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The Bouquets, They Are A-Changin’

The Bouquets, They Are A-Changin’ on hosa.com

A new generation is changing design

To paraphrase a classic Bob Dylan song, the bouquets, they are a-changin’ – and they’re changing with the times.

No longer content to be limited to traditional shapes and styles, bouquets and other arrangements are breaking free of the confines of their wrappings and reaching beyond their round or cascading barriers. They’re going wild.

Flowers are finding freedom

While traditional styles are not completely out of fashion, environmentally-conscious consumers are eager to put a new spin on the tried-and-true arrangement. Once known as a part of shabby or country chic, the new bouquet now goes by the name rustic or boho, short for bohemian.

Taking a more organic approach, bouquets are now using traditional blooms – such as roses and lilies and alstroemeria – and combining them with locally sourced plants, twigs, seasonal selections, seed pods, fruit, and edible greens. Even local grasses and roadside wildflowers have made appearances in some bouquets.

The result is a skillfully-crafted bouquet with a just-picked appearance.

A new look with a long history

Although the boho – or whatever name you wish to use – bouquet is new, it has a history. British society florist Constance Spry (1886 – 1960) was the first style maven to combine traditional blooms with more unconventional ones. Spry, who designed the flowers for Queen Elizabeth’s wedding and Coronation, had a core philosophy that wildflowers and weeds could be just as at home in a bouquet or arrangement as, say, roses.

The only thing that kept her ideas from becoming a movement was the fact that there was no such thing as social media then. In today’s 21st-century marketplace, Instagram is allowing local farmers, growers, and suppliers to spread the word that all of nature has a place in a floral arrangement.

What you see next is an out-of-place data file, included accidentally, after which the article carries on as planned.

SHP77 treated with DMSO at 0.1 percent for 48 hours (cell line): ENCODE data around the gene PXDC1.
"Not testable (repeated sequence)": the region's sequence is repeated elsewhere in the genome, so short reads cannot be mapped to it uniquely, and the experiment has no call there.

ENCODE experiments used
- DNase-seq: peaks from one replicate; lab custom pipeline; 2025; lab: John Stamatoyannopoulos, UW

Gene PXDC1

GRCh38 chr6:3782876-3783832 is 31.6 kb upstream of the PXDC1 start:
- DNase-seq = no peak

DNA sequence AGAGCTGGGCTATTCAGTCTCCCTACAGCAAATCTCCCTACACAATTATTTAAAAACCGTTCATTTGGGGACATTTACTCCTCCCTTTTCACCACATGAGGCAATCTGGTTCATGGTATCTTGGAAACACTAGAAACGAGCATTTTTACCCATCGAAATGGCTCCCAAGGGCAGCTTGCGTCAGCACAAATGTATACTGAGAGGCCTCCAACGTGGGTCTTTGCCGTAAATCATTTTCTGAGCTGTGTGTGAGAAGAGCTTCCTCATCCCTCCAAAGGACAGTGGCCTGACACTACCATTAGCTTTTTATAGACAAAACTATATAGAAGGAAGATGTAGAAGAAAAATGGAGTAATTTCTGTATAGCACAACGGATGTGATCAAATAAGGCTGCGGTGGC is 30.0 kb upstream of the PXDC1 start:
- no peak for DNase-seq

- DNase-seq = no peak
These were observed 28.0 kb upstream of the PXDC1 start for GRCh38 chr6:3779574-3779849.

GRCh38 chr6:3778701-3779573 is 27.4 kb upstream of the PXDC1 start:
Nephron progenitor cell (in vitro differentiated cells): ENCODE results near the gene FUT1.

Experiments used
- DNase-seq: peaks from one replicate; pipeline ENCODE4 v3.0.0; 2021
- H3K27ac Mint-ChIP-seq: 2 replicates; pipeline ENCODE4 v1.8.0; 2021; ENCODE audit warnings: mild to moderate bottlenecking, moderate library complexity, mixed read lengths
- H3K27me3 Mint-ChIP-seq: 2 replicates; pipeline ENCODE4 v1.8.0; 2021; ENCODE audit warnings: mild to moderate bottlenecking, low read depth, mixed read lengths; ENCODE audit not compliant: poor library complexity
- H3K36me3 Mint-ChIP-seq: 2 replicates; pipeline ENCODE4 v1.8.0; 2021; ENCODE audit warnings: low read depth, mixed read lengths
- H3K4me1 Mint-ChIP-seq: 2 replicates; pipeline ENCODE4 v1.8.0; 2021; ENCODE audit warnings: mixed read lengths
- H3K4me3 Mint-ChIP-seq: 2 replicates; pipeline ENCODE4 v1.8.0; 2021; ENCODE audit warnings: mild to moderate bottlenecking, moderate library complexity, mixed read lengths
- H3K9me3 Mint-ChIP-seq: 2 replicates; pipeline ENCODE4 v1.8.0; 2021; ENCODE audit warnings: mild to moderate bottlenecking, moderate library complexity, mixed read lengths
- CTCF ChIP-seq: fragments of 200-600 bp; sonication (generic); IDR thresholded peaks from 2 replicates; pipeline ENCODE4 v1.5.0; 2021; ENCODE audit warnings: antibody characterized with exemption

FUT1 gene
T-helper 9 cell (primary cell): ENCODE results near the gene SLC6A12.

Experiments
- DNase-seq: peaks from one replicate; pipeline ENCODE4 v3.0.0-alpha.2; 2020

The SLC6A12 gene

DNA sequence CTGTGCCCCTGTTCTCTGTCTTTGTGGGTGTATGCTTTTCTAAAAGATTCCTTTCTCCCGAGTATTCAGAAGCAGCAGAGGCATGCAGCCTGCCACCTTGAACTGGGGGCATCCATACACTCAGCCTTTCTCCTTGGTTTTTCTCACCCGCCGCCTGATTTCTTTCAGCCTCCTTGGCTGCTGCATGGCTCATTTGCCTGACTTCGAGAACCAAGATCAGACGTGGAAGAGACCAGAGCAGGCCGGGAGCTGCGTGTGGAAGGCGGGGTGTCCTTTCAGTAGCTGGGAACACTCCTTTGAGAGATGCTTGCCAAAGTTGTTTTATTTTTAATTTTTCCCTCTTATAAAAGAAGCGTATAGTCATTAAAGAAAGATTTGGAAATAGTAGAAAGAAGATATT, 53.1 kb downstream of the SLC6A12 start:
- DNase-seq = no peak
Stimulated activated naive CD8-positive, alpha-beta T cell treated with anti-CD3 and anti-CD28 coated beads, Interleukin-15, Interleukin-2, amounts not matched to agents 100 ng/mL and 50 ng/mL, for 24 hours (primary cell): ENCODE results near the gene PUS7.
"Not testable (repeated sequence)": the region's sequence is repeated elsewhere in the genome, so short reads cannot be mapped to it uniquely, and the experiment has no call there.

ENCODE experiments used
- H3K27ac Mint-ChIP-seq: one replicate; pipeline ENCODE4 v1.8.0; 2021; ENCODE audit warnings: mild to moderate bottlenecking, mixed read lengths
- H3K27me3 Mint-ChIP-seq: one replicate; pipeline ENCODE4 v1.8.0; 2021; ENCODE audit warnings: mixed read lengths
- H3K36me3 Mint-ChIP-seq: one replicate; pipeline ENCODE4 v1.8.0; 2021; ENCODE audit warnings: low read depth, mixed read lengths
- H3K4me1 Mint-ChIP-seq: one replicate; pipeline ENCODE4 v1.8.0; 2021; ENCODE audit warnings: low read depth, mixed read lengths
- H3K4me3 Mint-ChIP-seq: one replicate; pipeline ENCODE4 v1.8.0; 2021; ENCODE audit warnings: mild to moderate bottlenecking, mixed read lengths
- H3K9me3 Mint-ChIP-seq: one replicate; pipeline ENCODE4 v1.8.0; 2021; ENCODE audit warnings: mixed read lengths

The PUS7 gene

It’s a generation thing

The arrival of a wilder bouquet coincides nicely with a growing group of consumers: Millennials. The generation known for being digitally connected is also environmentally sensitive, aspiring to live a more organic and biophilic life.

As a group, they are reigniting interest in camping, hiking, and experiencing nature in ways that Baby Boomers and Gen X-ers did not. In a list of 5 workplace changes that can make Millennials happy, Forbes included adding a little nature. Employers should encourage staff to get outside to rejuvenate and alleviate stress. When they can’t, then nature should be invited in with the help of shade-loving plants and – you guessed it – the new bouquets and floral arrangements.

HOSA International and the new arrangements

HOSA International provides a colorful assortment of flowers perfect for the new wild arrangements, as well as for more traditional styles. Our alstroemeria and spray roses work especially well with local, seasonal blooms and accessories.

For more information about HOSA International, our flowers, our policies, and what we can do for you, or to place a wholesale order, call us at 305.470.9991 or complete our online form.

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Flower Distributor

Flower Distributor